Kansas University Continuing Education is working to increase its online course catalog.
The university added eight online courses this summer, allowing students with scheduling conflicts or who are living outside of Lawrence to earn credit.
The courses, offered by the psychology, history, women’s studies, economics and political science departments, move at the same pace as regular courses. The courses offer online activities, videos and readings. Some professors are even available for online office hours via video conference.
The online classes are an effort to accommodate as many students as possible, said Jean Yoo, interim director for the Center of Online and Distance Learning.
“We want to reach a wide audience and maintain KU quality,” Yoo said.
In addition to the new courses, Continuing Education also offers independent study classes. Independent studies give students six months to complete assignments on their own schedule, outside the classroom. Yoo said many students benefit from this flexibility, including those with jobs or who already taking a full course load. Traditionally, students and professors corresponded through the mail, sending each other assignments and graded material. Around five years ago, Continuing Education decided to utilize the web to make the process quicker, easier and cheaper.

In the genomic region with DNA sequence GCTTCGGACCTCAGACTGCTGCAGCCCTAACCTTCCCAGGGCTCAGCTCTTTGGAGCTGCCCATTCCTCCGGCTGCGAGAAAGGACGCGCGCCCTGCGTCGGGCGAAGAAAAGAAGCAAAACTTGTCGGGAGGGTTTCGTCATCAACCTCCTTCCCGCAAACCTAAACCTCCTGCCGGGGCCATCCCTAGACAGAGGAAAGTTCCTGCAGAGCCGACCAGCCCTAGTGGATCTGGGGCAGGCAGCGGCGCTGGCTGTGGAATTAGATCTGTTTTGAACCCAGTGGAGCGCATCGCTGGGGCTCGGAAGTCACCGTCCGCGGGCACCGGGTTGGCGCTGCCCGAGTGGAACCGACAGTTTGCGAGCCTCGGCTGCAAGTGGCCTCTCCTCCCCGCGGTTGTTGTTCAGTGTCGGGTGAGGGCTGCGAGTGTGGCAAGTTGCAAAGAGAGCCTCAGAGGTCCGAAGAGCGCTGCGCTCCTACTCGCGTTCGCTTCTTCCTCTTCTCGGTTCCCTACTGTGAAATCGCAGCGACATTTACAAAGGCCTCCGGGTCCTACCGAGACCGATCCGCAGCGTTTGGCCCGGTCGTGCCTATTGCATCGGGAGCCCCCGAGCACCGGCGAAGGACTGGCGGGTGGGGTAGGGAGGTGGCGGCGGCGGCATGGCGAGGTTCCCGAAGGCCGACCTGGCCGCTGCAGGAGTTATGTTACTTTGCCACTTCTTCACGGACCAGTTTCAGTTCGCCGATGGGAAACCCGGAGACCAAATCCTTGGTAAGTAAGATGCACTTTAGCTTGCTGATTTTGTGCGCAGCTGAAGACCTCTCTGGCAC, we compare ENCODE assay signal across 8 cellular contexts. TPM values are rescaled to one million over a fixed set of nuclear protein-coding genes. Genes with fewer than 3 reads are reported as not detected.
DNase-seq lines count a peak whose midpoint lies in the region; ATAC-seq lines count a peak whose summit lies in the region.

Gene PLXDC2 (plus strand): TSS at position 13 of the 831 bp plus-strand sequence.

Yoo said there is no difference between online and real-time classes, as both are developed by university professors. Even though students work from home at their own pace, Yoo said the online and independent studies courses are “definitely not an easy way out.”
“The instructors help motivate, but you should have discipline,” she said. “They are not for everyone.”
Yoo said her department is working to add more online courses and will do so at a pace that allows for adequate feedback and development.
“We want to be mindful of what we’re doing and maintain quality courses,” she said.